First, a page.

May 09, 2021

India in Deathly Grip of Covid-19 as Modi Government Continues its Andher Nagari Policies

Prabir Purkayastha

THE Covid-19 pandemic that has India in its deathly grip, is nowhere near its end. India is now registering numbers that have broken all “records”. Currently more than half of all new cases per day in the world are from India! While the number of daily new cases have started to show a slow decline, it is accompanied by a drop in the number of tests conducted. The drop in new cases may therefore be due to fewer tests rather than a real drop in new cases. Are we running out of test kits and testing personnel for conducting tests? Or is it simply to massage the current disastrous figures that we are doing a smaller number of tests?

Worryingly, while the states that faced the early onslaught—Maharashtra, Punjab, Delhi—are seeing a drop or flattening of numbers, other states, particularly the ones which held elections recently show a rapid increase. The worst of course is West Bengal. The Election Commission’s eight-phase election schedule for Bengal seemed to have been drawn up keeping Modi’s election campaign in mind and was completely oblivious of the rising Covid-19 numbers.

The collapse of the hospital system which we are witnessing is because the number of patients has far outstripped the capacity of the hospitals. It is not only the hospital beds but also the health staff—doctors, nurses, other health workers—being stretched far beyond their capacity. The poor supply of oxygen has only sharpened the crisis of the hospitals. While Delhi has been particularly hard hit by the oxygen crisis, we also have a similar crisis in Karnataka, Maharashtra, Bihar. And even in UP, there is an oxygen crisis, even though talking about it can lead to the Adityanath government invoking the NSA. If you have to die of Covid-19, die quietly; don’t embarrass the Yogi government. In Delhi, Tushar Mehta, the Solicitor General, was “kinder”: he only suggested that Delhi government was being a “cry baby” by complaining about a lack of oxygen in the Delhi High Court. Again, don’t complain, just die quietly. Don’t embarrass the Modi government in its monumental failure to either prepare for the current peak or do the minimum governance required to face this crisis.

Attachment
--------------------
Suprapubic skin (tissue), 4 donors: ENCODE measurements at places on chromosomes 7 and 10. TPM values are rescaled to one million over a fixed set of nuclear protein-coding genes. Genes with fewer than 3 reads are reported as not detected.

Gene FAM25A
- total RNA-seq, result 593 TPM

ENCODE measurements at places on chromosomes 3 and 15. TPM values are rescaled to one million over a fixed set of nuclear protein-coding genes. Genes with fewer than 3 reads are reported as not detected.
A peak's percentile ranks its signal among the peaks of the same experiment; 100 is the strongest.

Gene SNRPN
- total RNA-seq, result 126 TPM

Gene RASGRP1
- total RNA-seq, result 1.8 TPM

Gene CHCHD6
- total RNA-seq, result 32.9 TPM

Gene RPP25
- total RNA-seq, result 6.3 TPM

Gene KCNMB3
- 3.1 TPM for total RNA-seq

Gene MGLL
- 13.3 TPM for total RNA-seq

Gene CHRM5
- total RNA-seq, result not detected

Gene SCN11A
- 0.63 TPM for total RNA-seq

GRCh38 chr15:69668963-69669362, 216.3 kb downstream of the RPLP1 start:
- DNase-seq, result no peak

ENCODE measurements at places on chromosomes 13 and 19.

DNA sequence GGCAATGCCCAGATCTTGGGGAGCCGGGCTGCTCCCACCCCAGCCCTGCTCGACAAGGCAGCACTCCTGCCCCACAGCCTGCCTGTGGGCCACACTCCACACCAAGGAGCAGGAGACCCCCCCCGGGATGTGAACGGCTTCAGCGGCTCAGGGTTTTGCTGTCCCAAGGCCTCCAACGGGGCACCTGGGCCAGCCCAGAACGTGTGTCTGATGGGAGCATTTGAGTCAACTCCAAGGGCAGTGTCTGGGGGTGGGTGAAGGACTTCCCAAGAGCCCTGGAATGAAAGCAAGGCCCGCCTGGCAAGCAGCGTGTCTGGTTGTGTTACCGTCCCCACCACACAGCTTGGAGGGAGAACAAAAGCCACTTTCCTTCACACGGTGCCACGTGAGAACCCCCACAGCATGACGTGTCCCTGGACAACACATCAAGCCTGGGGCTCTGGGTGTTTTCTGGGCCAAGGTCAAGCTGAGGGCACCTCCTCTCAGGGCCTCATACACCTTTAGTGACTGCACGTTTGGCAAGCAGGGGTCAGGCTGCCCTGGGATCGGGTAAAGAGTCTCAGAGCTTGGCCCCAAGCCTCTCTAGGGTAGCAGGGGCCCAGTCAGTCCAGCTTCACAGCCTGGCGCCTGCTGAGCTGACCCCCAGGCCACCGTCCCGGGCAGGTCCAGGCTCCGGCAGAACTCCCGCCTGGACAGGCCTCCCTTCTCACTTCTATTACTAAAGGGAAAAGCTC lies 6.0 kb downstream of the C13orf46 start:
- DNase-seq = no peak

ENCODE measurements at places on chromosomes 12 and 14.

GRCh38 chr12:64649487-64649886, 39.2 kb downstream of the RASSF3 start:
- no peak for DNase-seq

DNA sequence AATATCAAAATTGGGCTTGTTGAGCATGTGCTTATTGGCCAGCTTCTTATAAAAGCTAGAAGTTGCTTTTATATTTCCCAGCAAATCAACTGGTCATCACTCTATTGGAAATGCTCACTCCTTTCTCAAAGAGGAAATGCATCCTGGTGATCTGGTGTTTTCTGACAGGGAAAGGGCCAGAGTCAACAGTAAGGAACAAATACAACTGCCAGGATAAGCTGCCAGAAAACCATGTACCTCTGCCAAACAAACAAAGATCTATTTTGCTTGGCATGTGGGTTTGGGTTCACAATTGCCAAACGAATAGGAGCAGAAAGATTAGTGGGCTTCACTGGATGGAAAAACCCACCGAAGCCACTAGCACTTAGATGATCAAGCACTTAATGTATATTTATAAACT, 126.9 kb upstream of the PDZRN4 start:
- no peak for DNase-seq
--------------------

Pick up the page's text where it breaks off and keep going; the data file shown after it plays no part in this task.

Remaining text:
If numbers are flattening or falling in states like Delhi, why are we still seeing a continuing oxygen and hospital crisis there? There are two reasons for this. Out of the people who fall ill today, some will become seriously ill after a week or 10 days. So, there is a gap between the peak in new cases and the peak of serious cases. The serious cases peak can lag the peak of new cases by some days. It is not the number of new cases that causes a hospital crisis. The new cases give us the trajectory of the pandemic, is it growing or flattening? What stresses the hospital system is the total number of seriously ill cases at a given point in time. To estimate this number, we need to look at the total number of active cases.  If these rise, so will the number of serious cases.